On August 14, the Department of Homeland Security will publish a final rule titled “Inadmissibility on Public Charge Grounds.” The advance copy of the final rule published in the Public Inspection of the Federal Register can be found here.
According to the law, any individual who is applying for a visa or for admission to the United States is inadmissible if he or she is likely at any time to become a public charge. Currently, however, public charge is not defined. The final rule would define a “public charge” based on the receipt of financial support from the general public through government funding (i.e. public benefits).” This includes individuals that receive federal rental assistance. The individual would need to receive one or more designated public benefits, including but not limited to federal rental assistance, for more than 12 months in the aggregate within any 36-month period to meet the threshold.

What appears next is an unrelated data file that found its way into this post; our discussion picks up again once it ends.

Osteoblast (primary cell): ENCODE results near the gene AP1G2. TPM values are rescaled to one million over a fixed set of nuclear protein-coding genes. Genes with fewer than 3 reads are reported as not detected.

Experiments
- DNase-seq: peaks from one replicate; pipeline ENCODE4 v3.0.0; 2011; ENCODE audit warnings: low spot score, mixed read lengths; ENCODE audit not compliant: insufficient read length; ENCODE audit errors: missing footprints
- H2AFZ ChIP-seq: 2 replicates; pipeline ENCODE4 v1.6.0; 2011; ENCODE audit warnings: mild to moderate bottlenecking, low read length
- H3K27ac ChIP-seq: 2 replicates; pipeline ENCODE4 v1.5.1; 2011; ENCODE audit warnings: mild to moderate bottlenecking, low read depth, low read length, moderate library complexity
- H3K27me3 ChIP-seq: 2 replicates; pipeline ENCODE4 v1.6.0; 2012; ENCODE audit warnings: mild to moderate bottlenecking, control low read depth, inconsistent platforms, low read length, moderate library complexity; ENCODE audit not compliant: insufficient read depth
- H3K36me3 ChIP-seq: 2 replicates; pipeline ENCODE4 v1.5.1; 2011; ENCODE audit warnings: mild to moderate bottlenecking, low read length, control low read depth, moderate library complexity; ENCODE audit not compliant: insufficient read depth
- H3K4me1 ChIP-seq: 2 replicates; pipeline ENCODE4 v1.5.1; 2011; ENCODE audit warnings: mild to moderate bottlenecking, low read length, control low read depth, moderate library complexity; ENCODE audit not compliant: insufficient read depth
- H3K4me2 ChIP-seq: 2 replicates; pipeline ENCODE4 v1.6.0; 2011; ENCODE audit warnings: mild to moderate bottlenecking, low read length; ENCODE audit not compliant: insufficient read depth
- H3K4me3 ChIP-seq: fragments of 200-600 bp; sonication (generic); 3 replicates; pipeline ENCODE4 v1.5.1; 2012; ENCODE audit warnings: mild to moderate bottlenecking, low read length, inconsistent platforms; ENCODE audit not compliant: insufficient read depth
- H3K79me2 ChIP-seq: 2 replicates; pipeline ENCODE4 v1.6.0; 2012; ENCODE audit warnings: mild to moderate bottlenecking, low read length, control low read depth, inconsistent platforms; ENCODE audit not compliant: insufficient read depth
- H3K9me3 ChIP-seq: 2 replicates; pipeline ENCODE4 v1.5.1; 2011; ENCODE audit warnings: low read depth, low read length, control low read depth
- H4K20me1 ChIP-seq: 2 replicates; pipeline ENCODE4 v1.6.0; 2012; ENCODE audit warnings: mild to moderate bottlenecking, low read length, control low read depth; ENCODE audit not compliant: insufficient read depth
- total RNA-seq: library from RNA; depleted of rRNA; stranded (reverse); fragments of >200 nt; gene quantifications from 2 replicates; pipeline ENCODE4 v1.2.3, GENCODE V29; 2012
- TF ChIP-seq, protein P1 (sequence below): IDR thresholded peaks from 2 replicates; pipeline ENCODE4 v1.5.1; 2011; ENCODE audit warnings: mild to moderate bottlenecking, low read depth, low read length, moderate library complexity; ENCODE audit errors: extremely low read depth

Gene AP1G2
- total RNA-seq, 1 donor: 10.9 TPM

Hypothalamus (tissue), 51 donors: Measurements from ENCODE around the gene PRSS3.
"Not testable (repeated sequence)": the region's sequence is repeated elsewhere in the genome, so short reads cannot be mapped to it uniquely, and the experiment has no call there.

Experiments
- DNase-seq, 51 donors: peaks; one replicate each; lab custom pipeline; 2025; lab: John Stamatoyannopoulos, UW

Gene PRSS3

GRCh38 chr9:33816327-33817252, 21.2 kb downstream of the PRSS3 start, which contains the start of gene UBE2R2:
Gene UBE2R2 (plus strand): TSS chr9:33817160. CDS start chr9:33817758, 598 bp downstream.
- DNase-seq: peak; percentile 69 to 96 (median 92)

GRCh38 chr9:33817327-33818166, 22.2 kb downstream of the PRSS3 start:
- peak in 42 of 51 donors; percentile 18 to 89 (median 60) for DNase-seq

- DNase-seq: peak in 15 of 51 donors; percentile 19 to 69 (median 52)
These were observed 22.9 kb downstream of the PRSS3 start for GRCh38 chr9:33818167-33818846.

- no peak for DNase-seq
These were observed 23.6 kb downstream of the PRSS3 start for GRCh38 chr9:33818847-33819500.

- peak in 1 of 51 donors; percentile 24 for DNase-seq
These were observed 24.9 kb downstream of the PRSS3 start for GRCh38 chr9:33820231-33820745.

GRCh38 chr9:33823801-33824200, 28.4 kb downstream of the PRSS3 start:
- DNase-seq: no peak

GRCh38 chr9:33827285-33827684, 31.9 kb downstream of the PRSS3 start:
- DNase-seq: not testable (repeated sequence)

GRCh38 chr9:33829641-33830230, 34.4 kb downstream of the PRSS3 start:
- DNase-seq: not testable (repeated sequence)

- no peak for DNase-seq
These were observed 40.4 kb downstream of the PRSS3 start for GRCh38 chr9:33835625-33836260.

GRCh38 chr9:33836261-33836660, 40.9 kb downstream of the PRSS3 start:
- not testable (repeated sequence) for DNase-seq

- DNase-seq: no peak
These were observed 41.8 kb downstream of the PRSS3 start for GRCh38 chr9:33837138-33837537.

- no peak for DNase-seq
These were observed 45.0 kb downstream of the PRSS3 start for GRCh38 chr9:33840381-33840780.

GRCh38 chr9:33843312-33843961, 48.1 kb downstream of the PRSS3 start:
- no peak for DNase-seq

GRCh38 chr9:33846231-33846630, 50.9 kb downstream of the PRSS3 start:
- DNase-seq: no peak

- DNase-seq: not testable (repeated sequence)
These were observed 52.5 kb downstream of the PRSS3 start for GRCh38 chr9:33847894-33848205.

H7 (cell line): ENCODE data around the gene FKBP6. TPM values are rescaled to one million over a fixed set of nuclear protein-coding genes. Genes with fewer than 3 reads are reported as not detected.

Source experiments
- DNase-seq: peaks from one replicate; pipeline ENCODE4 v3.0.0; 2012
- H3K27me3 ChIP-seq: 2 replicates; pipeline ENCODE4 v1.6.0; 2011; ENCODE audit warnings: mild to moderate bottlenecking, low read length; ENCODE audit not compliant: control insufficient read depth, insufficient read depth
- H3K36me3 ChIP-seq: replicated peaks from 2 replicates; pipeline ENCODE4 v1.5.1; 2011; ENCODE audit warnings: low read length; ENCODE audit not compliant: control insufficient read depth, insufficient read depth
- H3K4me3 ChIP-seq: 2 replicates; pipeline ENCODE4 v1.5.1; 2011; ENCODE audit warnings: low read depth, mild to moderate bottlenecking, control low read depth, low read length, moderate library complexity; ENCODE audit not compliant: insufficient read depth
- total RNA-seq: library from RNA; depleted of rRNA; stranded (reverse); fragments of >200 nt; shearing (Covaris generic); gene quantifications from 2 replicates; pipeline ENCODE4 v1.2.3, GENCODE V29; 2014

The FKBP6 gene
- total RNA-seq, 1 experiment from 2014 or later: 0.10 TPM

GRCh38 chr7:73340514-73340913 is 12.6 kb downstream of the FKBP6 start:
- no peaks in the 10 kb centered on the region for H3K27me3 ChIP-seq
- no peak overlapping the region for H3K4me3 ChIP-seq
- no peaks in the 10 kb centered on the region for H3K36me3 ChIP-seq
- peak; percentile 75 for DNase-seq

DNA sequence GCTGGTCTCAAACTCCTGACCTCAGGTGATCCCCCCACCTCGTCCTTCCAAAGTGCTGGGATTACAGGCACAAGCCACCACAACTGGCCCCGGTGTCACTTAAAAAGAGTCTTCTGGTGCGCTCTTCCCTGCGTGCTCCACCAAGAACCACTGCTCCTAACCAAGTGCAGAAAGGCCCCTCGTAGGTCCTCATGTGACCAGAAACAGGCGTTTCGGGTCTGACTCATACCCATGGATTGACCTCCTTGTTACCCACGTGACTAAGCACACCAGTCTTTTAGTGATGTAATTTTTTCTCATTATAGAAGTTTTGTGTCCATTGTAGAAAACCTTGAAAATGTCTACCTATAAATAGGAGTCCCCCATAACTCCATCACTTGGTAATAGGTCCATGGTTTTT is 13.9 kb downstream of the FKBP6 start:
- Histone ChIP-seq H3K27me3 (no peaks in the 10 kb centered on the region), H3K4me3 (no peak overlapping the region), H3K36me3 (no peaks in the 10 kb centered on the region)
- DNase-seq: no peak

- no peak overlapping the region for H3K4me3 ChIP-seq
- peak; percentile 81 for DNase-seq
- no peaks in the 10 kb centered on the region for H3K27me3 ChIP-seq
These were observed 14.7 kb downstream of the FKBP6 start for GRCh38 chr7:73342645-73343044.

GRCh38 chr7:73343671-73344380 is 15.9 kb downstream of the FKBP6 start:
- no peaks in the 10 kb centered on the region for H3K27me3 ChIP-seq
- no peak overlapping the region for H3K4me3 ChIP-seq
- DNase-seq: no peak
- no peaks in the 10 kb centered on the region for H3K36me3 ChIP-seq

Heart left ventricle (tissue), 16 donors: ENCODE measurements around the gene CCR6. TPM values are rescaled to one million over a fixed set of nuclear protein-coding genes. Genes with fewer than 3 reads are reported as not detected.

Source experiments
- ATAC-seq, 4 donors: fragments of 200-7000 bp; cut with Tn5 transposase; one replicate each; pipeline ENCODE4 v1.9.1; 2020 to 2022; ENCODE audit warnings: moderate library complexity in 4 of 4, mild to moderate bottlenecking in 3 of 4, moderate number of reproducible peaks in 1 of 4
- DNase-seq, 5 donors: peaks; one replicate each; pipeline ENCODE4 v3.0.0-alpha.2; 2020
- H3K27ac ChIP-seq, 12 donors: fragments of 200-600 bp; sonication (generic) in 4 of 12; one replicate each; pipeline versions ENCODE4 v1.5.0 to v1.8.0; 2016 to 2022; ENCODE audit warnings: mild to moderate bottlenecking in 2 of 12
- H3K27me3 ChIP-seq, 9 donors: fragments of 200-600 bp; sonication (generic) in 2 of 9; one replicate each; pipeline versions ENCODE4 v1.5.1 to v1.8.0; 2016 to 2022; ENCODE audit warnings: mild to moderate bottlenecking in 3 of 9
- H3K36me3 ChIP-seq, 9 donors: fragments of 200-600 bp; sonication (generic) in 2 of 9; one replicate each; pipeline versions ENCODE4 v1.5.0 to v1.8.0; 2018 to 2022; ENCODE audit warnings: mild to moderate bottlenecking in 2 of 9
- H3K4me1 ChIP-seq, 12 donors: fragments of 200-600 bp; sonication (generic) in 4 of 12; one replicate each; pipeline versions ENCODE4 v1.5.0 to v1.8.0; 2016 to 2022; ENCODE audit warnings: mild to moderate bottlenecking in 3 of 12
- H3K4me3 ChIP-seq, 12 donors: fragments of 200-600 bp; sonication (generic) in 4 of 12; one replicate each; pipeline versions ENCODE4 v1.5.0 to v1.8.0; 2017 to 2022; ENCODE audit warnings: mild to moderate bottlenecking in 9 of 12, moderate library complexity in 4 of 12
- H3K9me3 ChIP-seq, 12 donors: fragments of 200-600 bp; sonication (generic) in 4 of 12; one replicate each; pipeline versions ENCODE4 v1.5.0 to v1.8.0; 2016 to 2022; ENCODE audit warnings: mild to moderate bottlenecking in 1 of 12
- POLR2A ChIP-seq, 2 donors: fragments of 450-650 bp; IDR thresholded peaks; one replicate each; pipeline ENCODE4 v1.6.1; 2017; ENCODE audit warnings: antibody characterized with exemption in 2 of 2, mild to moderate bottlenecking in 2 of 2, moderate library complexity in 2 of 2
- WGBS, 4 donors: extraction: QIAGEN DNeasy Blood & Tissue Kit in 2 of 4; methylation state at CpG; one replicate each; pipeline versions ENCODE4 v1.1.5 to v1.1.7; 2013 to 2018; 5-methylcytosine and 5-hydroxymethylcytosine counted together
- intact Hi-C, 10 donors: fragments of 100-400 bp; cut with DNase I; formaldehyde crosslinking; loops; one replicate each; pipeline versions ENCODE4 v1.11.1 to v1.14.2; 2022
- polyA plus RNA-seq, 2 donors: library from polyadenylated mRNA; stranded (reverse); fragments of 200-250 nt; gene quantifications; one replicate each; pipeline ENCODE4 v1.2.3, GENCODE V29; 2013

The final rule goes into effect 60 days after being published in the Federal Register. NAHRO is currently reading through and analyzing the final “Public Charge” rule, and will provide more information to our members in the coming week.
The Department of Homeland Security (DHS) received over 265,000 comments on the proposed rule, issued back in October of 2018. NAHRO’s comments made two primary arguments in opposition to the proposed rule – first that very few noncitizens use housing benefits, and second that the proposed rule causes unnecessary confusion while an inefficient use of resources. NAHRO’s comments on the proposed rule can be found here (members only).